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Q : WHAT IS A DUTCH OVEN? A : A CAST IRON POT

We are spending some time in Holland and cooking loads. A lot of recipes ask for an oven or a Dutch Oven. Well, ok, what on earth is a Dutch Oven?
Dutch oven is a thick-walled iron (usually cast ironcooking pot with a tight-fitting lid. It is commonly referred to as a 'camp oven' in the Australian bushcocotte in French, as a 'casserole dish' in British English, and is similar to both the Japanese tetsunabe and the Sač IPA: [satʃ], a traditional Balkan cast-iron oven.During the late 1600s the Dutch system of producing these cast metal cooking vessels was more advanced than the English system. The Dutch used dry sand to make their molds, giving their pots a smoother surface. Consequently, metal cooking vessels produced in the Netherlands were imported into Britain. In 1704, an Englishman named Abraham Darbydecided to go to the Netherlands to observe the Dutch system for making these cooking vessels. Four years later, back in England, Darby patented a casting procedure similar to the Dutch process and began to produce cast metal cooking vessels for Britain and her new American Colonies. It is possible that because Darby’s patent was based upon his research into the Dutch foundry system that the cooking vessels he produced came to be referred to as “Dutch” ovens. Other researchers believe that this term may have come from the itinerant Dutch traders who sold cooking vessels out of their wagons as they traveled from town to town and door to door. Maybe both accounts are true. In any event, the term “Dutch oven” has endured for over 300 years.[1]
Over time the Dutch oven used in the American Colonies began to change. The pot became shallower and legs were added to hold the oven above the coals. A flange was added to the lid to keep the coals on the lid and out of the food.The cast-iron cookware was loved by colonists and settlers because of its versatility and durability. It could be used for boilingbakingstewsfrying,roasting, and just about any other use. The ovens were so valuable that wills in the 18th and 19th centuries frequently spelled out the desired inheritor of the cast iron cookware. For example, Mary Ball Washington(mother of President George Washington) specified in her will, dated 20 May 1788, that one-half of her "iron kitchen furniture" should go to her grandson,Fielding Lewis, and the other half to Betty Carter, a granddaughter. Several Dutch ovens were among Mary's "iron kitchen furniture."[3][2]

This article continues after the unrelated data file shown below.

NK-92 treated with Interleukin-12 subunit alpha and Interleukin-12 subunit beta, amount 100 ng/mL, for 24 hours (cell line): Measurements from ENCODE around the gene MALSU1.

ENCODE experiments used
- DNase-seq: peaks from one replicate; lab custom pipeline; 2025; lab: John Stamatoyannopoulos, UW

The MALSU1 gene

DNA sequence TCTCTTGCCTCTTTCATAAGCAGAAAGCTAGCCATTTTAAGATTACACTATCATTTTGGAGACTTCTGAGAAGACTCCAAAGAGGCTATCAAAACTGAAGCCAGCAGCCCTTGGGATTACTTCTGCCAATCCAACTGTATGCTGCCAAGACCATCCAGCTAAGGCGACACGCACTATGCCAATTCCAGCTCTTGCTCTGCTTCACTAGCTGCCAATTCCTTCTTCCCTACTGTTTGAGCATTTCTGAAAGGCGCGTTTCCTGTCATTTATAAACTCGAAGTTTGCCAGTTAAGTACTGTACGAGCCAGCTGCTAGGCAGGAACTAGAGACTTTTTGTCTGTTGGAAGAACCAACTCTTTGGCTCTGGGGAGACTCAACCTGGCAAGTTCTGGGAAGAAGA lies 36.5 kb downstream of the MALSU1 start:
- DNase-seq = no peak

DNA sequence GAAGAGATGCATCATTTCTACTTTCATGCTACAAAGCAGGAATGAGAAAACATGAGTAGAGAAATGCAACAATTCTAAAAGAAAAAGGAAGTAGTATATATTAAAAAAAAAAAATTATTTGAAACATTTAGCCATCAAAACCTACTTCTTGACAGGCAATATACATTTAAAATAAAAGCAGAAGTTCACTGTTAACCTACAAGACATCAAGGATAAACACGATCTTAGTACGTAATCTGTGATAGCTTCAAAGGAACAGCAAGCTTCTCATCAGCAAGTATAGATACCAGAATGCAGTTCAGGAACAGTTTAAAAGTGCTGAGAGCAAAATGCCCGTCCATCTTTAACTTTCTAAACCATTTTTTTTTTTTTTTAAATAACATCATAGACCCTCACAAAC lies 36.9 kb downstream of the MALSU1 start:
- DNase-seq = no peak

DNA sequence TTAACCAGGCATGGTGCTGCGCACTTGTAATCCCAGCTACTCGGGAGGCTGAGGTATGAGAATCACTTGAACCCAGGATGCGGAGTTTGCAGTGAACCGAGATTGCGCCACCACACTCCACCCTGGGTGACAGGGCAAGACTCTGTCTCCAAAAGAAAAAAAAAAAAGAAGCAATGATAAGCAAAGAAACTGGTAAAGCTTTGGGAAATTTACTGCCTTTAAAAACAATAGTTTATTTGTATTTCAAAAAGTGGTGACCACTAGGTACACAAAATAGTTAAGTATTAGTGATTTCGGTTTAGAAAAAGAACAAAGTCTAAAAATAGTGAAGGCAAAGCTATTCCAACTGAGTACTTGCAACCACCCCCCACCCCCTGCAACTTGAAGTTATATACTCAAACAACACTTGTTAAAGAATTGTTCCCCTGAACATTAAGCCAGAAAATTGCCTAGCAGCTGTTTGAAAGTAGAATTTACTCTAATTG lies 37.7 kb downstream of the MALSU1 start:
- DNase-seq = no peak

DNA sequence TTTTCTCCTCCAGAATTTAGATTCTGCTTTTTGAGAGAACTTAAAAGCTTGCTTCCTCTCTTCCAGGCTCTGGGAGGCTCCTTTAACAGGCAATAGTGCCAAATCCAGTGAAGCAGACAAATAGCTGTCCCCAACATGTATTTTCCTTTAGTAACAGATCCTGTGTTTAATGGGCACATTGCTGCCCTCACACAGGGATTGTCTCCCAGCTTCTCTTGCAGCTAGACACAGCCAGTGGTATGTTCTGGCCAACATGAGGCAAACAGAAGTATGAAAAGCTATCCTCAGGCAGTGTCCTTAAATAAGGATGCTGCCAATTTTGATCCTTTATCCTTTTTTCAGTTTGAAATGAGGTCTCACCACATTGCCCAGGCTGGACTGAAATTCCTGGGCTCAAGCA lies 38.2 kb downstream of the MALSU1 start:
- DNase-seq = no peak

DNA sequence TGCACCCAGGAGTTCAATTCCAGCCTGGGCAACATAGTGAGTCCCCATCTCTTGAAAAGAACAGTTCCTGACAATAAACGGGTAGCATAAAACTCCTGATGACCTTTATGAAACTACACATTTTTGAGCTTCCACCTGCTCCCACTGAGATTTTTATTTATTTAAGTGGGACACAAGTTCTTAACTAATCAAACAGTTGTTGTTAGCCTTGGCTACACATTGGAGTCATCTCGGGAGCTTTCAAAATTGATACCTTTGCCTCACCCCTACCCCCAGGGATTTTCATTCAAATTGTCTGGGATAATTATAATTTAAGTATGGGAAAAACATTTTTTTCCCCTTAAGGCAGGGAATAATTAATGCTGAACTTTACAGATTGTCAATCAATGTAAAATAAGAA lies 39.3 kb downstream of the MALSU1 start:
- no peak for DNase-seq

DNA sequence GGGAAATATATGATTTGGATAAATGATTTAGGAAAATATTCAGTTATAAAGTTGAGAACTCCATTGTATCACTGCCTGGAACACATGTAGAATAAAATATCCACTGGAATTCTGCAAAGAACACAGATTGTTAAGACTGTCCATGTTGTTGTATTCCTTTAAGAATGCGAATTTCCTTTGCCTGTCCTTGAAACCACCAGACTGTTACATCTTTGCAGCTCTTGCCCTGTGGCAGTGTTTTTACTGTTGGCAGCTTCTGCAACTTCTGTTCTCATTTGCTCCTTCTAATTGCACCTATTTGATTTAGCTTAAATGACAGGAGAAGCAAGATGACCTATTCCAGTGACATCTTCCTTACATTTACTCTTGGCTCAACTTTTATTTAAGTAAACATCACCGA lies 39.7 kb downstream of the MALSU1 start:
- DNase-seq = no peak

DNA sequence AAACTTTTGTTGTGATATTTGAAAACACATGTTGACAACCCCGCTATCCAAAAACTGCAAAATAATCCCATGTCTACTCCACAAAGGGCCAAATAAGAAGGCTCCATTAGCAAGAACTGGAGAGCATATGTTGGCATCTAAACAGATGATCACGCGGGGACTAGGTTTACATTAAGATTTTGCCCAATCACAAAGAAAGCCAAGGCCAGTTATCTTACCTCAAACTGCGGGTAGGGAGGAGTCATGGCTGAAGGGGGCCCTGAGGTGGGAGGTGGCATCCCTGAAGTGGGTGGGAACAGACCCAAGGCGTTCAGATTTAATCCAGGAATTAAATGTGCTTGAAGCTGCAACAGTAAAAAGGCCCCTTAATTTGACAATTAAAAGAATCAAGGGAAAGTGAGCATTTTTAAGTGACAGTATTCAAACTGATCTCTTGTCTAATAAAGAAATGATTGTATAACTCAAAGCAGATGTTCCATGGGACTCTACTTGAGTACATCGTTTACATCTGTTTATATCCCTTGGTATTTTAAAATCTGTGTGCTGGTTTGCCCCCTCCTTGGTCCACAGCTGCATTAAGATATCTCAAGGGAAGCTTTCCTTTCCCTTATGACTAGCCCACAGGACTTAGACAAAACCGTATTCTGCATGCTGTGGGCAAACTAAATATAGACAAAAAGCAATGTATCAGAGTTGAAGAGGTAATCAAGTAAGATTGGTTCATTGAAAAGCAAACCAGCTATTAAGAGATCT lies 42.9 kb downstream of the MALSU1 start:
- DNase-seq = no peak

When the young American country began to spread westward across theNorth American continent, so did the Dutch oven. A Dutch oven was among the gear Lewis and Clark carried when they explored the great American Northwest in 1804-1806. The pioneers who settled the American West also took along their Dutch ovens. In fact, a statue raised to honor the Mormon handcart companies who entered Utah’s Salt Lake Valley in the 1850s proudly displays a Dutch oven hanging from the front of the handcart. The Dutch oven is also the official state cooking pot of Utah.[4]Mountain men exploring the great American frontier used Dutch ovens into the late 1800s. Dutch oven cooking was also prominent among those who took part in the western cattle drives that lasted from the mid-1800s into the early 1900s.[5]

1 comment:

Cookie said...

I am using creuset dutch oven for everything you can cook like baking, frying, roasting or even just boiling. It is convenient because of its versatility and durability.

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